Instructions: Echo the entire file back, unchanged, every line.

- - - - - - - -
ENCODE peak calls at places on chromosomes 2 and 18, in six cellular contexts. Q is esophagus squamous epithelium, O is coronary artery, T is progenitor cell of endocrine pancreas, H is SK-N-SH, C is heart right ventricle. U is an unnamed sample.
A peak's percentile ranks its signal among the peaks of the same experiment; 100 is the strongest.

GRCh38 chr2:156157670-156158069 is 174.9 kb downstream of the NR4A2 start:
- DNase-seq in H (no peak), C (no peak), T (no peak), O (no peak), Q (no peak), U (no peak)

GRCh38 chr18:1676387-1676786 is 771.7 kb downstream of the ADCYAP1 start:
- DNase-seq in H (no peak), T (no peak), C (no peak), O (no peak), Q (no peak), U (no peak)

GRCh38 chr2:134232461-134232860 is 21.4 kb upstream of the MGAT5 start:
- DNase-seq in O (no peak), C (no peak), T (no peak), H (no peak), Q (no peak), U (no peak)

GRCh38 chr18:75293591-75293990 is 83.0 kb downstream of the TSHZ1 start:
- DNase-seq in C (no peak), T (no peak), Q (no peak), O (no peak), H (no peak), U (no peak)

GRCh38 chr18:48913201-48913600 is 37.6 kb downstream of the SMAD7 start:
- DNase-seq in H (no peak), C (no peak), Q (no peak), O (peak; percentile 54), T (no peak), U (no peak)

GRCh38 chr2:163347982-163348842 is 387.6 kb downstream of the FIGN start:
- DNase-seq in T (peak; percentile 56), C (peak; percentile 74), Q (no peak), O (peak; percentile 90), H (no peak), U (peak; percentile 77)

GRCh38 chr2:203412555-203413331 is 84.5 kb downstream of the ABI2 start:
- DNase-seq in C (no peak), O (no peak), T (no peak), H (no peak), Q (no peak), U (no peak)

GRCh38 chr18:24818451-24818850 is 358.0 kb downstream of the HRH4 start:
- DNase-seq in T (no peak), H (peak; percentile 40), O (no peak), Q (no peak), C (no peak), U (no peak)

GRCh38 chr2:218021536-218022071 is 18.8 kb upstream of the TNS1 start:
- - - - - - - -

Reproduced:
ENCODE peak calls at places on chromosomes 2 and 18, in six cellular contexts. Q is esophagus squamous epithelium, O is coronary artery, T is progenitor cell of endocrine pancreas, H is SK-N-SH, C is heart right ventricle. U is an unnamed sample.
A peak's percentile ranks its signal among the peaks of the same experiment; 100 is the strongest.

GRCh38 chr2:156157670-156158069 is 174.9 kb downstream of the NR4A2 start:
- DNase-seq in H (no peak), C (no peak), T (no peak), O (no peak), Q (no peak), U (no peak)

GRCh38 chr18:1676387-1676786 is 771.7 kb downstream of the ADCYAP1 start:
- DNase-seq in H (no peak), T (no peak), C (no peak), O (no peak), Q (no peak), U (no peak)

GRCh38 chr2:134232461-134232860 is 21.4 kb upstream of the MGAT5 start:
- DNase-seq in O (no peak), C (no peak), T (no peak), H (no peak), Q (no peak), U (no peak)

GRCh38 chr18:75293591-75293990 is 83.0 kb downstream of the TSHZ1 start:
- DNase-seq in C (no peak), T (no peak), Q (no peak), O (no peak), H (no peak), U (no peak)

GRCh38 chr18:48913201-48913600 is 37.6 kb downstream of the SMAD7 start:
- DNase-seq in H (no peak), C (no peak), Q (no peak), O (peak; percentile 54), T (no peak), U (no peak)

GRCh38 chr2:163347982-163348842 is 387.6 kb downstream of the FIGN start:
- DNase-seq in T (peak; percentile 56), C (peak; percentile 74), Q (no peak), O (peak; percentile 90), H (no peak), U (peak; percentile 77)

GRCh38 chr2:203412555-203413331 is 84.5 kb downstream of the ABI2 start:
- DNase-seq in C (no peak), O (no peak), T (no peak), H (no peak), Q (no peak), U (no peak)

GRCh38 chr18:24818451-24818850 is 358.0 kb downstream of the HRH4 start:
- DNase-seq in T (no peak), H (peak; percentile 40), O (no peak), Q (no peak), C (no peak), U (no peak)

GRCh38 chr2:218021536-218022071 is 18.8 kb upstream of the TNS1 start: